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Teaching the whole person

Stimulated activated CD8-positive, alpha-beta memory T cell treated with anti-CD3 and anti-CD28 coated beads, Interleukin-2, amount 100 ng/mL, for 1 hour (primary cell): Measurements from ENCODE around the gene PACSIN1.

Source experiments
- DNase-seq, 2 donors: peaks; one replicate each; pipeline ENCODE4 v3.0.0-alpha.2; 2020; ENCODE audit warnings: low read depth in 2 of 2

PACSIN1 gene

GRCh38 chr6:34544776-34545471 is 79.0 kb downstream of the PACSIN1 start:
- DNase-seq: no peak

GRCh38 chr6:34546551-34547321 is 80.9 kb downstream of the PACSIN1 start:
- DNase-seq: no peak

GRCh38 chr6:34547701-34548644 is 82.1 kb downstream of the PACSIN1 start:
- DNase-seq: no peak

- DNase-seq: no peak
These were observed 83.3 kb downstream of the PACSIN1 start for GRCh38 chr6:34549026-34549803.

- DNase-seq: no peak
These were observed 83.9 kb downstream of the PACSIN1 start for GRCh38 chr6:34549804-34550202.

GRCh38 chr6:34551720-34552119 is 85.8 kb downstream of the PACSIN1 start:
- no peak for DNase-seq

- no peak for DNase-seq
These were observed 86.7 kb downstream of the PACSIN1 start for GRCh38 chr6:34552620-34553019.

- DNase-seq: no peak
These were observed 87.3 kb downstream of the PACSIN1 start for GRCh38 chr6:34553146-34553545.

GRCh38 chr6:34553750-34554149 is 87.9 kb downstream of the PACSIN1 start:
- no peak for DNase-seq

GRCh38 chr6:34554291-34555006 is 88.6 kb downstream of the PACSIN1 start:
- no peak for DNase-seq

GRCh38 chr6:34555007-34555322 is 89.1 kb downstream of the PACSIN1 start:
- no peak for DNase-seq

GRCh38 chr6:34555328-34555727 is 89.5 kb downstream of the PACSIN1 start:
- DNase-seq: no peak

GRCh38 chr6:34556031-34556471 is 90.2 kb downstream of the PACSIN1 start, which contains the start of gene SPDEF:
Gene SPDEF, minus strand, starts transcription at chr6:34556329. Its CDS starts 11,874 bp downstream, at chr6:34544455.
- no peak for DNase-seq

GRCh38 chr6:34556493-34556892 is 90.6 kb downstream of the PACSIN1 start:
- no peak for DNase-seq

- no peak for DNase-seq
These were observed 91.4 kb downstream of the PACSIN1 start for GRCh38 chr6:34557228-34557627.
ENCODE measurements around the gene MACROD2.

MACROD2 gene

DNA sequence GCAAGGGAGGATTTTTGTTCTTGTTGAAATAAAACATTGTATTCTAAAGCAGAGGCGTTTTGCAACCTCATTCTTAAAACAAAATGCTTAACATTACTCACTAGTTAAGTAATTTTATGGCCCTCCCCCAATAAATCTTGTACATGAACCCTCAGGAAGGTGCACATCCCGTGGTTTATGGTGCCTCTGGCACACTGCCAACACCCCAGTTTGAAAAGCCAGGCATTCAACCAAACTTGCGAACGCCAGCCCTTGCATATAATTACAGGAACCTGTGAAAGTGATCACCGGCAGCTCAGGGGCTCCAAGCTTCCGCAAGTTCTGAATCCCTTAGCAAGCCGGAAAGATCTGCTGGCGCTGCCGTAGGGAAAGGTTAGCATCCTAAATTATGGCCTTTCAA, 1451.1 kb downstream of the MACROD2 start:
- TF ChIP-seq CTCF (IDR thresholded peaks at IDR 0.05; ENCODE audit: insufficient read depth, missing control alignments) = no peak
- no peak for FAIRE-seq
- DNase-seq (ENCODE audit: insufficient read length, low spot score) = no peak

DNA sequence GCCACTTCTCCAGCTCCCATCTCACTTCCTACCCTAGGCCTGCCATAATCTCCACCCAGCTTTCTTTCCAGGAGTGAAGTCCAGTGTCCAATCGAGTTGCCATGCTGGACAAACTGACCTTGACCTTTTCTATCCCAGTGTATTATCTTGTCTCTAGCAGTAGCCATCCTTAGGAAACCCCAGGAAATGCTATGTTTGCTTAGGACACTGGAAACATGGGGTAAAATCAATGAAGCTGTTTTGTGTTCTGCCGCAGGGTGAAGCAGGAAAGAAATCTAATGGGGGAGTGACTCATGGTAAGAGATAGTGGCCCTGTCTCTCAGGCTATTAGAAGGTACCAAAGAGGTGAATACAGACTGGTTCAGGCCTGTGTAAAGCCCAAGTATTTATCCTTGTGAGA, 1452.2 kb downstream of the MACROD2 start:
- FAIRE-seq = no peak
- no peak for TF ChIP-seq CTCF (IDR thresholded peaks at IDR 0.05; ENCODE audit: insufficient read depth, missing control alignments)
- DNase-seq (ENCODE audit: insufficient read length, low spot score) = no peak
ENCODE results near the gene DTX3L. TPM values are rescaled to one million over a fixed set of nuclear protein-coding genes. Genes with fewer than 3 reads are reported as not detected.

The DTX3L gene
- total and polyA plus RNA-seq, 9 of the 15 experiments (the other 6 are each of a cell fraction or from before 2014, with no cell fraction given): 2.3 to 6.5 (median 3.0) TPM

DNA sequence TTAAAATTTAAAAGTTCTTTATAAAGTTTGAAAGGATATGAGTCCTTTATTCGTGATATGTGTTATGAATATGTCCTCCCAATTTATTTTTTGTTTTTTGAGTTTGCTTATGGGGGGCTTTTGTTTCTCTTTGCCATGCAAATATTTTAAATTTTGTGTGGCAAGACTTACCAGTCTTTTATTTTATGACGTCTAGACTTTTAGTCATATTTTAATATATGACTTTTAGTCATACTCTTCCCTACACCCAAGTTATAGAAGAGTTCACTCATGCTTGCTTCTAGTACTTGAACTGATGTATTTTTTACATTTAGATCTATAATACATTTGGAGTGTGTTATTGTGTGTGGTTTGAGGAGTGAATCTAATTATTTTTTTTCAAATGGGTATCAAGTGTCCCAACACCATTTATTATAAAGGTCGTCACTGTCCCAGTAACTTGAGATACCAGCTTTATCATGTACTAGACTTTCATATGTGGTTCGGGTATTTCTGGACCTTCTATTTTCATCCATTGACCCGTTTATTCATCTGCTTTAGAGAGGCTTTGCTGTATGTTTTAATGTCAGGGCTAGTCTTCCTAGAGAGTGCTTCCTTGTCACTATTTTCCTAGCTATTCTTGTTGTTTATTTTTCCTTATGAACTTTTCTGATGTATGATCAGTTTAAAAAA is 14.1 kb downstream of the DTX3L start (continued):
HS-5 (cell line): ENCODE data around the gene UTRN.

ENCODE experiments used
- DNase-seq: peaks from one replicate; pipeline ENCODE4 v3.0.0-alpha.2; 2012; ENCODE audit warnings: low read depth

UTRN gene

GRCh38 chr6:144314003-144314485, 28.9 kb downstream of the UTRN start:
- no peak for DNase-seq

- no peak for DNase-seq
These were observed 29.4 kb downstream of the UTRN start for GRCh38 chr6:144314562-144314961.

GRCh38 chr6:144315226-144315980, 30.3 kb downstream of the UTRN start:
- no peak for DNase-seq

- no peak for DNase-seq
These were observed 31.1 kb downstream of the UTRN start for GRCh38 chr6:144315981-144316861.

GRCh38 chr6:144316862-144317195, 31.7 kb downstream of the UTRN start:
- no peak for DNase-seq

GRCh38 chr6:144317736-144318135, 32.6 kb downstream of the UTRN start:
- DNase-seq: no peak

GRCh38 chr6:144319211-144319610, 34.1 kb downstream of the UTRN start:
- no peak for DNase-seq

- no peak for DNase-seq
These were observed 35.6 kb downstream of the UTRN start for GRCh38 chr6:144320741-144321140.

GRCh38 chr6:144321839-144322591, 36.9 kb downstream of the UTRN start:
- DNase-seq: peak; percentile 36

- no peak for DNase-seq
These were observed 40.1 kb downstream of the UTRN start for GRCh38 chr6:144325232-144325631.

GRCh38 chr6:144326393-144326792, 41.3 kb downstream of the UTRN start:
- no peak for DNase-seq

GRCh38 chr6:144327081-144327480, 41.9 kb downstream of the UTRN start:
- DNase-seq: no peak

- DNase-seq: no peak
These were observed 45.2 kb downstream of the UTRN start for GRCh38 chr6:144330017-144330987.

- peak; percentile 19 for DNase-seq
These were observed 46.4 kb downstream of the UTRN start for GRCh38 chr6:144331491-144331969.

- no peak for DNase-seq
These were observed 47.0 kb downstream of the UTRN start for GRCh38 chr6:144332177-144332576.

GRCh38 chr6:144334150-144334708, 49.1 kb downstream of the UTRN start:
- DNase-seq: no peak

According to the American College Health Association, nearly 1 in 5 students struggle with anxiety or depression, and the most recent report from the Center for Collegiate Mental Health lists these two conditions as the top reasons students seek counseling. One of the more creative attempts to address the challenge is a for-credit course called The Art and Science of Human Flourishing, piloted by the University of Virginia, the University of Wisconsin–Madison, and Penn State. It recognizes the fact that college students face the multidimensional challenge of succeeding academically and adjusting to living on one’s own while maintaining a healthy social life–spheres that have traditionally been treated separately. David Germano, religious studies professor and director of UVA’s Contemplative Sciences Center, says one of the keys to the course is students doing “reflective tasks together and actively making sense of what they are learning intellectually and connecting it to their lives,” including relationships, family life, career, and the “stress and anxiety they feel.” It’s part of a larger multi-year initiative by the three universities that includes online contemplative resources and assessment of the effect on students’ mental and emotional well-being.

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